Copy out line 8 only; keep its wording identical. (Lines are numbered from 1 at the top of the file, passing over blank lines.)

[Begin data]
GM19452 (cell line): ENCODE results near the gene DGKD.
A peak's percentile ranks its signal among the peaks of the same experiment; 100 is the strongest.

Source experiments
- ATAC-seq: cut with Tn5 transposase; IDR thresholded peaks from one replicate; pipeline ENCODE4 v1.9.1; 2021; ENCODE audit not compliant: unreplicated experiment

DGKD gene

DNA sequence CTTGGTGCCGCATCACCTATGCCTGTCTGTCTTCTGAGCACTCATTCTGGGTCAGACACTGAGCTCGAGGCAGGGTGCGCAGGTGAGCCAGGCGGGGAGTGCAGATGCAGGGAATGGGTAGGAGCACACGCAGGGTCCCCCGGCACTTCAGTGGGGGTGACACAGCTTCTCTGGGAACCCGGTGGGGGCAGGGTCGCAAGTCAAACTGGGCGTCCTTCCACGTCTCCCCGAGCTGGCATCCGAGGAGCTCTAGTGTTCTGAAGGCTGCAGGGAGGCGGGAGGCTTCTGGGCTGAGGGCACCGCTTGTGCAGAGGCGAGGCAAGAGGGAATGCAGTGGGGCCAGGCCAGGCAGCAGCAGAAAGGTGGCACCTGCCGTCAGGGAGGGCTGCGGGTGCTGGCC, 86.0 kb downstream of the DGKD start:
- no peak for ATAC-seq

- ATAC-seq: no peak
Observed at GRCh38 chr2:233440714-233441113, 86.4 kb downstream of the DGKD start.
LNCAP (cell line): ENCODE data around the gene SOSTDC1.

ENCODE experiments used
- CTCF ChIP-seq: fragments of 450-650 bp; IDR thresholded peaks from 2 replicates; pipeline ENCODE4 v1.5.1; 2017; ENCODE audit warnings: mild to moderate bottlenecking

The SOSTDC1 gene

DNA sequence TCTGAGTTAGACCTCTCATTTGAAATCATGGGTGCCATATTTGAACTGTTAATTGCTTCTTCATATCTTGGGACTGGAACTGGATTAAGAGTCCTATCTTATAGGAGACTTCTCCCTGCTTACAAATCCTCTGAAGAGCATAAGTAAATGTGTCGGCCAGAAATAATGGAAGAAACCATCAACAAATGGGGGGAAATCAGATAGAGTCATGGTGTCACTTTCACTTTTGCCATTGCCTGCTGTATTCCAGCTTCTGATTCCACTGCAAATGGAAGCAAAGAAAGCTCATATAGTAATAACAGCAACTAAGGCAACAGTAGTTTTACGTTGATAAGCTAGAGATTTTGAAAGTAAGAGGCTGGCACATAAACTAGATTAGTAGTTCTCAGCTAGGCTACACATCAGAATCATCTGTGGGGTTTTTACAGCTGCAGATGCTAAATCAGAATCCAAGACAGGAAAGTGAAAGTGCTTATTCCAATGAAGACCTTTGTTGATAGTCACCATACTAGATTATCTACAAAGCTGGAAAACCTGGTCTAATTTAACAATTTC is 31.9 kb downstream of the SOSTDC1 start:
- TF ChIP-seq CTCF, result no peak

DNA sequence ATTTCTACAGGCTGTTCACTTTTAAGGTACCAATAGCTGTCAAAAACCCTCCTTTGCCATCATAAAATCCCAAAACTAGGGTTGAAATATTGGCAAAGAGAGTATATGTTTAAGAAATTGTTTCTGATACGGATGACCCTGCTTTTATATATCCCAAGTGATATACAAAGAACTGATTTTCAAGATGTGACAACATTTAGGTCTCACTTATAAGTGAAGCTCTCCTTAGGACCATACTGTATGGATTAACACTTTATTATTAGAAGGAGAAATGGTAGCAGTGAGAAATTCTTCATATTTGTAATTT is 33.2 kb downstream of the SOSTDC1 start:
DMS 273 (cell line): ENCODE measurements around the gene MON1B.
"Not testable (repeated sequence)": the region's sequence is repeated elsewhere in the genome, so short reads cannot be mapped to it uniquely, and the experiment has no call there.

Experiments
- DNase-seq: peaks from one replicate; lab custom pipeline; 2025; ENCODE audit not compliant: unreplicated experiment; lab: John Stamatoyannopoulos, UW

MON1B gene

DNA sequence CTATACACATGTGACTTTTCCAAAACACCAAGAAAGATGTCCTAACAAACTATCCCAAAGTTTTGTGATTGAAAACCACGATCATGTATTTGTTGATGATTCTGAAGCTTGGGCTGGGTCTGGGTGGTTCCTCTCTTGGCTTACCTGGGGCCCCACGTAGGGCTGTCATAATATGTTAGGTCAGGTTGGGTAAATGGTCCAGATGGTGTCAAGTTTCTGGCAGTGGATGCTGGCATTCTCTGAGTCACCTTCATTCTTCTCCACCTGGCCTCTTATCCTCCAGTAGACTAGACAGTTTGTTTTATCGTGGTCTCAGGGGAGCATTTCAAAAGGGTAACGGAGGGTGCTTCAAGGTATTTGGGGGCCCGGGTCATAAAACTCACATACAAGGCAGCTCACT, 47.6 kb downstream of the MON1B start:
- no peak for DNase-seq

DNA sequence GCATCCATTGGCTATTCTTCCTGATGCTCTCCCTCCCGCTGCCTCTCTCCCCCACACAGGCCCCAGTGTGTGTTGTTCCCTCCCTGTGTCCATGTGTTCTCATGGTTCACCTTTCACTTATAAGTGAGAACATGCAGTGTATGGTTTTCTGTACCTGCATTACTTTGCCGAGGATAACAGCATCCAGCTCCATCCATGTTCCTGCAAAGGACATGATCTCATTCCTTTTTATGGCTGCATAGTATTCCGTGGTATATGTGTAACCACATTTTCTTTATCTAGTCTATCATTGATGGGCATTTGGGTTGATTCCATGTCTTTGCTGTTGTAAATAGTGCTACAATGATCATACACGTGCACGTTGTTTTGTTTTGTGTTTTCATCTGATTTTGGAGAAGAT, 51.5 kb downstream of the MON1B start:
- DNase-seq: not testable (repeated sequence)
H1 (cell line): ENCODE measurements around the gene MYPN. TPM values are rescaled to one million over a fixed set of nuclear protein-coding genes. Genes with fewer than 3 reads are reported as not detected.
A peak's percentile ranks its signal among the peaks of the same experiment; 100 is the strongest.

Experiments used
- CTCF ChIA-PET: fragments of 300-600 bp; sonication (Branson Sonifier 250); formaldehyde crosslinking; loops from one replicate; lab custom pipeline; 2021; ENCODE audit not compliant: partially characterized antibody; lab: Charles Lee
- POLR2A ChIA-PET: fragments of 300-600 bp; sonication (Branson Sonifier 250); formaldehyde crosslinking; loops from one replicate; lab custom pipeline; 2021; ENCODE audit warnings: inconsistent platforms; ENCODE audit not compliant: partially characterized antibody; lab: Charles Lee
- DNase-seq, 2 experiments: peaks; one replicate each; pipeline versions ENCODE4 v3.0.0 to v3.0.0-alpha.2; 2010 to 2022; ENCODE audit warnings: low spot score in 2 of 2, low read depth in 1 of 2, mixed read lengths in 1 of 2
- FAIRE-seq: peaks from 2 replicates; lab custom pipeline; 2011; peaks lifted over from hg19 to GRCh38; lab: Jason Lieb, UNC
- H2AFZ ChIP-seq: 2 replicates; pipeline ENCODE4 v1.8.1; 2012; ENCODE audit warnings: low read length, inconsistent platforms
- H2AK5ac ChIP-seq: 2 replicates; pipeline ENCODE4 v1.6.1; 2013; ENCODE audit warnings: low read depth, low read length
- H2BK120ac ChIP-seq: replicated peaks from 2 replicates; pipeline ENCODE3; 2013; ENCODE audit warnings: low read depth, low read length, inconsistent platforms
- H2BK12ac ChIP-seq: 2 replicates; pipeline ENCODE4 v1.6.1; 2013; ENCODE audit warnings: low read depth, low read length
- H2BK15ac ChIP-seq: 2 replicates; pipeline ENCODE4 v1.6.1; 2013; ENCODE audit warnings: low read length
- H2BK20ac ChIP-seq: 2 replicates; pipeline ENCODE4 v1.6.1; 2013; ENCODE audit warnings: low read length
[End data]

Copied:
- ATAC-seq: no peak